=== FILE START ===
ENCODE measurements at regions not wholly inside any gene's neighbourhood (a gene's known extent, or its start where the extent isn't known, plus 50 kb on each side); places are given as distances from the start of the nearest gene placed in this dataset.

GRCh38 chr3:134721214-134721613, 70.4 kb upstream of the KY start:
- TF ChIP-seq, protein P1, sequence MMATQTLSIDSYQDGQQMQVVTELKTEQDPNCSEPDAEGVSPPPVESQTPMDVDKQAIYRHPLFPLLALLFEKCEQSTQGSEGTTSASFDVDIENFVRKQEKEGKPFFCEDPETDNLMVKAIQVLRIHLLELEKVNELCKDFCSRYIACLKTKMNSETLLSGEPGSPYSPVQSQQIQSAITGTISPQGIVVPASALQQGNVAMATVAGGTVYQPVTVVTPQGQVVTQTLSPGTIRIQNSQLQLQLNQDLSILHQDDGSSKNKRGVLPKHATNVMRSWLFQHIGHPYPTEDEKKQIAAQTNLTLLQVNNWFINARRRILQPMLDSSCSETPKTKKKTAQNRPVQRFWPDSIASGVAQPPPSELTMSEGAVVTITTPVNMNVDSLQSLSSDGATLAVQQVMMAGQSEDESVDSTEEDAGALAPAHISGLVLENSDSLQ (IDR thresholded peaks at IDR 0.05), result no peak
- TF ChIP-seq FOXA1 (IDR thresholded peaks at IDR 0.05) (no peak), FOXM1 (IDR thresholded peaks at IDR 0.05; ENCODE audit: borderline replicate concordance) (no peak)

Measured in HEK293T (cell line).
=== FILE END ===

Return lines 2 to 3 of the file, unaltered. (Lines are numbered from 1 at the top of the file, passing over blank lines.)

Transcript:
GRCh38 chr3:134721214-134721613, 70.4 kb upstream of the KY start:
- TF ChIP-seq, protein P1, sequence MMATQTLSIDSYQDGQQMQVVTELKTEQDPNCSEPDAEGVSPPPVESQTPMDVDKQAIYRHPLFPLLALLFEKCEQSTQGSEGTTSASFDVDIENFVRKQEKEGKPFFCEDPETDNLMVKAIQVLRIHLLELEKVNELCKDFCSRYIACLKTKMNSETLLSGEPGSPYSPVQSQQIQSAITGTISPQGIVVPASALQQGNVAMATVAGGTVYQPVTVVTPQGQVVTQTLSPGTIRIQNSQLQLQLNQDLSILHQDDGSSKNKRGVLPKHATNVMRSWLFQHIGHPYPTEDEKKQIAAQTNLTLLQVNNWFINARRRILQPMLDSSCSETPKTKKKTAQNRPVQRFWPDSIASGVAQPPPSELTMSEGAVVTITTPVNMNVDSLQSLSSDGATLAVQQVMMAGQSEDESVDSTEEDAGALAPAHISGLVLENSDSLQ (IDR thresholded peaks at IDR 0.05), result no peak